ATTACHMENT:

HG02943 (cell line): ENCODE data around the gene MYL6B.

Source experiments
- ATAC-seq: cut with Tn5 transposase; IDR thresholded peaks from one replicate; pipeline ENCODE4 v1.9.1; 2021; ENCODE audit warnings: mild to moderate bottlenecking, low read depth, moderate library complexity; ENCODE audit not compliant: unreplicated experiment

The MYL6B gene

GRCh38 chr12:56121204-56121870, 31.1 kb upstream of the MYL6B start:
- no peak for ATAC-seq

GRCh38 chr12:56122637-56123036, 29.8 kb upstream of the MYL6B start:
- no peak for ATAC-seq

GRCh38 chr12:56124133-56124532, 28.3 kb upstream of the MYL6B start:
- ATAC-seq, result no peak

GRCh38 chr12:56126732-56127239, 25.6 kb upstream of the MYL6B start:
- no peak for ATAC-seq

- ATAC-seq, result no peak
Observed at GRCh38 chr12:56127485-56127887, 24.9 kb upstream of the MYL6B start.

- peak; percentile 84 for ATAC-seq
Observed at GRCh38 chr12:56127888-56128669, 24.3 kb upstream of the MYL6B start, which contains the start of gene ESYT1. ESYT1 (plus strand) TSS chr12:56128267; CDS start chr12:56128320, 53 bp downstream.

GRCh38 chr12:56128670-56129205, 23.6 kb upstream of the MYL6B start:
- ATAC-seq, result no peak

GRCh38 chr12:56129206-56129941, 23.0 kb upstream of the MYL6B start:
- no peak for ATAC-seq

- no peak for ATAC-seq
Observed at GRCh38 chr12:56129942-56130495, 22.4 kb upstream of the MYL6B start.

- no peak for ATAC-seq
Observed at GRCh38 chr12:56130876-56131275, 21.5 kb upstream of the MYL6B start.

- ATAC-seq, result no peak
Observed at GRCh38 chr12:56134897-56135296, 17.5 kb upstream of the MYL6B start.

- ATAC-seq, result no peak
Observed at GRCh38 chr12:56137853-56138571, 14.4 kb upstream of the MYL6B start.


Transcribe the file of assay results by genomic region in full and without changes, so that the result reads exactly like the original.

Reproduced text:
HG02943 (cell line): ENCODE data around the gene MYL6B.

Source experiments
- ATAC-seq: cut with Tn5 transposase; IDR thresholded peaks from one replicate; pipeline ENCODE4 v1.9.1; 2021; ENCODE audit warnings: mild to moderate bottlenecking, low read depth, moderate library complexity; ENCODE audit not compliant: unreplicated experiment

The MYL6B gene

GRCh38 chr12:56121204-56121870, 31.1 kb upstream of the MYL6B start:
- no peak for ATAC-seq

GRCh38 chr12:56122637-56123036, 29.8 kb upstream of the MYL6B start:
- no peak for ATAC-seq

GRCh38 chr12:56124133-56124532, 28.3 kb upstream of the MYL6B start:
- ATAC-seq, result no peak

GRCh38 chr12:56126732-56127239, 25.6 kb upstream of the MYL6B start:
- no peak for ATAC-seq

- ATAC-seq, result no peak
Observed at GRCh38 chr12:56127485-56127887, 24.9 kb upstream of the MYL6B start.

- peak; percentile 84 for ATAC-seq
Observed at GRCh38 chr12:56127888-56128669, 24.3 kb upstream of the MYL6B start, which contains the start of gene ESYT1. ESYT1 (plus strand) TSS chr12:56128267; CDS start chr12:56128320, 53 bp downstream.

GRCh38 chr12:56128670-56129205, 23.6 kb upstream of the MYL6B start:
- ATAC-seq, result no peak

GRCh38 chr12:56129206-56129941, 23.0 kb upstream of the MYL6B start:
- no peak for ATAC-seq

- no peak for ATAC-seq
Observed at GRCh38 chr12:56129942-56130495, 22.4 kb upstream of the MYL6B start.

- no peak for ATAC-seq
Observed at GRCh38 chr12:56130876-56131275, 21.5 kb upstream of the MYL6B start.

- ATAC-seq, result no peak
Observed at GRCh38 chr12:56134897-56135296, 17.5 kb upstream of the MYL6B start.

- ATAC-seq, result no peak
Observed at GRCh38 chr12:56137853-56138571, 14.4 kb upstream of the MYL6B start.